Bobbie Bustamante moved to The Dalles a year and a half ago. She had lived 130 miles east in Pendleton and 975 miles south in Anaheim, California before that. “The Dalles is a place where people really get out of their cars and get outdoors,” says the recreational runner. While the hills surrounding The Dalles offer challenging running workouts, the Columbia River is a relaxing sanctuary for her, her boyfriend and their kids.
The mighty Columbia River has long played a defining role in the history of The Dalles, including its name. French Canadian traders saw the basalt columns that the river had carved and named the area after its dalles, or flagstones. The earliest known citation of this name came in 1814 from a French Canadian explorer working for the fur-trading empire of John Jacob Astor.
Today, The Dalles is a hopping town with a new wave of wine washing over old structures, orchards in its hills and a multimillion dollar industrial secret on its river banks.
Its buildings range from early American Neoclassical to Art Deco and modern LEED. Some of these structures, such as a courthouse and post office, still serve in their original capacities. Others, though, have taken on renovated functions that are making the town bustle with energy. For more than 100 years, the Sunshine Mill had been an enormous wheat mill that stood 125 feet tall and was powered by energy from its own hydroelectric dam and motors designed by Thomas Edison. These motors, and much of the machinery, are still displayed at the old mill, only now it’s a wine and cheese bar renovated with postmodern brilliance.
Clock Tower Ales, a pub and restaurant, also found a great home by revamping another stately courthouse on Union Street, built in 1881. The renovation brings publicans flocking to a building that was once an injustice at the city’s center.
The Dalles Arts Center on Fourth Street, a former Carnegie Library, is a Neoclassical masterpiece with its red brick, decorative corbels and original fir floorboards. The other Wasco County Courthouse on Washington Street, still serving in its official capacity, is a majestic work of Greek Revival, popular among early American government buildings.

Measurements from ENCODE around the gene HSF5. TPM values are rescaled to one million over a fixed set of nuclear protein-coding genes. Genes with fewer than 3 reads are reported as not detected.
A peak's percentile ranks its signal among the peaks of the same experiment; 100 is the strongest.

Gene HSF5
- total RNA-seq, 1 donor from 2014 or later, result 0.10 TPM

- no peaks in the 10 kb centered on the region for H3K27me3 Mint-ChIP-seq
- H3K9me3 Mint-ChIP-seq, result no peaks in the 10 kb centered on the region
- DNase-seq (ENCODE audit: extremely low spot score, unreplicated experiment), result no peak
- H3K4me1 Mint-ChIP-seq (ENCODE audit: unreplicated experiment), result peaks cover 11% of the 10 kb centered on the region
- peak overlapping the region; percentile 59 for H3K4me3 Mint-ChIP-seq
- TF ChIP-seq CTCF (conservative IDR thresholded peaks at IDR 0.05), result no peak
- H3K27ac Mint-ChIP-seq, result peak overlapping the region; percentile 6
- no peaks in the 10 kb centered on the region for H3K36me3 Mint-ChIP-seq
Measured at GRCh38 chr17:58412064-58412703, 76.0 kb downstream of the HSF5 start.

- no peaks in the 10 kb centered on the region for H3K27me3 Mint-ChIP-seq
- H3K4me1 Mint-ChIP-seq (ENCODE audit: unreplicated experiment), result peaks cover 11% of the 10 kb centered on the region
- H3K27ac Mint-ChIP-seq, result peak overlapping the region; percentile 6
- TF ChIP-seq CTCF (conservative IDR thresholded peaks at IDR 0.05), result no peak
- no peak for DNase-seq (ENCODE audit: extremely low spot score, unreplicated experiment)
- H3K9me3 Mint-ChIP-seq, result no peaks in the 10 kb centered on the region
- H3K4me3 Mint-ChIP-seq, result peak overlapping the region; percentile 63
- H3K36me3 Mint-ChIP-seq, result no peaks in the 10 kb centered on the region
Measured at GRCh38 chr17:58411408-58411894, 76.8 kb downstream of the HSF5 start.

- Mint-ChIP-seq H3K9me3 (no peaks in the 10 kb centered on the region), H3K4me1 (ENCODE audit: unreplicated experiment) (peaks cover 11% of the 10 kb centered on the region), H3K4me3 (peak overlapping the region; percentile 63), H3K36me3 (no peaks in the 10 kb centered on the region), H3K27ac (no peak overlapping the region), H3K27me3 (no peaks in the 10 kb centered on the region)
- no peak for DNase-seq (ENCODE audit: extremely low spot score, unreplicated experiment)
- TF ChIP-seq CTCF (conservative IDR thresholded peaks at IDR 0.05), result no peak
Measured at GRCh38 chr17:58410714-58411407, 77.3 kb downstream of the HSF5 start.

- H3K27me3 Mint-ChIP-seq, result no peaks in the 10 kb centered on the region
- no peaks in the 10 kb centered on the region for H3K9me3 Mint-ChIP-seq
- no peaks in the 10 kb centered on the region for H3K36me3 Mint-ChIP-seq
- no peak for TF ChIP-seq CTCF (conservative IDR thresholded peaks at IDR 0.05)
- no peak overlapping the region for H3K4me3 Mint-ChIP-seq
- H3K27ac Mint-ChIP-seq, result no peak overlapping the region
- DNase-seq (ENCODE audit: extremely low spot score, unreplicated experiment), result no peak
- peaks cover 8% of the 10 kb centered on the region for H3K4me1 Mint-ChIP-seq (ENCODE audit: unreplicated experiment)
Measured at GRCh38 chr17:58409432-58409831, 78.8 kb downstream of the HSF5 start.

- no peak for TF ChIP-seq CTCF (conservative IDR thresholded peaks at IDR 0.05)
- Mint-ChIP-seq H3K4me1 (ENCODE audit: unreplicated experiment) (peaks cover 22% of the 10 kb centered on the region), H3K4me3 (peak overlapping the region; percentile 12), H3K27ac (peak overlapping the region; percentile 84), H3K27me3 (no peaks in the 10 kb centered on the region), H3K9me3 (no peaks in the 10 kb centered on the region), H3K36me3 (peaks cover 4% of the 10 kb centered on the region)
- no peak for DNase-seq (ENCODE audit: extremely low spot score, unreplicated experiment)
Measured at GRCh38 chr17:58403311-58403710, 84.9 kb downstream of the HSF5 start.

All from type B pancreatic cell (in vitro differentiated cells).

Although much gentrification has come to The Dalles, its economy is firmly rooted in agriculture. The Dalles has 6,000 planted acres of cherries. Like many destinations along the Columbia Valley Gorge, the ancient Missoula Flood is likely responsible for the area’s fertility. Orchard View Farms is one of the beneficiaries and one of the largest cherry producers in the Northwest, bringing in almost 10,000 tons of cherries from 2,000 acres in the hills above The Dalles.
The Columbia Gorge Discovery Center lies just down river from The Dalles. This beautiful building houses a historic photo archive of Celilo Falls and the Gorge, a huge collection of baskets made by American Indians of the Northwest and an ongoing raptor education program, to name a few treasures.
Getting out in The Dalles isn’t hard to do. The Dalles Riverfront Trail will eventually cover ten miles, west to The Gorge Discovery Center and east to the The Dalles Dam. For road bikers and runners, there’s the historic Columbia River Highway winding west out of town and up to Rowena Crest for more beautiful vistas of the Columbia Gorge. The river, of course, brings out sailboats, people with fishing poles and boats, paddlers, windsurfers and kiteboarders.
Finally, there’s the secret on the shores of The Dalles. The $600 million Google data center comprises three nondescript buildings along the banks of the Columbia just south of town. “I drove out there one day to see if I could see anything that said ‘Google’ on it,” Bustamante recalls, wanting to send a photo to her relatives. “Not one little sticker, nothing. I guess they don’t want people to know they’re here.”
When the last boat is moored, however, The Dalles is still about stunning views of the Gorge and a history whose structures are being creatively renovated for the future.
Population of The Dalles
Median household income
Median price of a single-family home
Enjoy wine and cheese at the Sunshine Mill Winery
Run or bike the Historic Columbia River Highway to Rowena Crest
Visit the Columbia Gorge Discovery Center and Klindt’s Booksellers
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